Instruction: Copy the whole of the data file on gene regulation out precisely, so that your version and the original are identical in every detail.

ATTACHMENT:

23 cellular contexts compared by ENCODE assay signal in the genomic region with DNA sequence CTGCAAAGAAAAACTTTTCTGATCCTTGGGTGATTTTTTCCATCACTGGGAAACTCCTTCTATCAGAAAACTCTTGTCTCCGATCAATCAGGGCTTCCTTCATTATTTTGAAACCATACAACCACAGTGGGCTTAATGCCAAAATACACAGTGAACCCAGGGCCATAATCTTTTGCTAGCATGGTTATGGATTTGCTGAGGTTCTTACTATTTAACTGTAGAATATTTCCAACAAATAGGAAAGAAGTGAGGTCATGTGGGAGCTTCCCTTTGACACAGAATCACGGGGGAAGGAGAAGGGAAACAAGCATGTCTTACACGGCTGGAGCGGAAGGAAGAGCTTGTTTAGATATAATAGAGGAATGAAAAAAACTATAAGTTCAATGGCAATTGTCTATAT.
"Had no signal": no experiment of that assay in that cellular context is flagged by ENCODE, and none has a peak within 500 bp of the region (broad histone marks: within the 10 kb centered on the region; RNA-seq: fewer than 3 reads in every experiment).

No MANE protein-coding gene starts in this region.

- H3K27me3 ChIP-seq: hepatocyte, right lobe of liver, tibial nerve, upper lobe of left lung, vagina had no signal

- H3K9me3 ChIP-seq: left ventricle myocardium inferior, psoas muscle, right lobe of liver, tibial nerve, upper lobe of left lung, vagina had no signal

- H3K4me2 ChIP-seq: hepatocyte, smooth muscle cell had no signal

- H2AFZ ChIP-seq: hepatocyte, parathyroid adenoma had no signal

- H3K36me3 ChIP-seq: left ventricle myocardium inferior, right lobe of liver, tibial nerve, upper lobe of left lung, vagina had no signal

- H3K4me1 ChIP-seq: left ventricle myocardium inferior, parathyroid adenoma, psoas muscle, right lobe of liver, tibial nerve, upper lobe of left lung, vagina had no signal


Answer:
23 cellular contexts compared by ENCODE assay signal in the genomic region with DNA sequence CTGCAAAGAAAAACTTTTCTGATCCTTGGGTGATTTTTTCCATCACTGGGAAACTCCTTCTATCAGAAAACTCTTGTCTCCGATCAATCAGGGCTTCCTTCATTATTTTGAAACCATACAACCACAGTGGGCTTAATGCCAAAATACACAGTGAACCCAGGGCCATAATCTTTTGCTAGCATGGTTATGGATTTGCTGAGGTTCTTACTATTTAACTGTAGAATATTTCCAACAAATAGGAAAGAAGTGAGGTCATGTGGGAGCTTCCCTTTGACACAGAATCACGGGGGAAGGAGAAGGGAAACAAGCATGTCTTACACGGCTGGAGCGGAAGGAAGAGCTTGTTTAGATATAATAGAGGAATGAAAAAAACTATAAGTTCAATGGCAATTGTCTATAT.
"Had no signal": no experiment of that assay in that cellular context is flagged by ENCODE, and none has a peak within 500 bp of the region (broad histone marks: within the 10 kb centered on the region; RNA-seq: fewer than 3 reads in every experiment).

No MANE protein-coding gene starts in this region.

- H3K27me3 ChIP-seq: hepatocyte, right lobe of liver, tibial nerve, upper lobe of left lung, vagina had no signal

- H3K9me3 ChIP-seq: left ventricle myocardium inferior, psoas muscle, right lobe of liver, tibial nerve, upper lobe of left lung, vagina had no signal

- H3K4me2 ChIP-seq: hepatocyte, smooth muscle cell had no signal

- H2AFZ ChIP-seq: hepatocyte, parathyroid adenoma had no signal

- H3K36me3 ChIP-seq: left ventricle myocardium inferior, right lobe of liver, tibial nerve, upper lobe of left lung, vagina had no signal

- H3K4me1 ChIP-seq: left ventricle myocardium inferior, parathyroid adenoma, psoas muscle, right lobe of liver, tibial nerve, upper lobe of left lung, vagina had no signal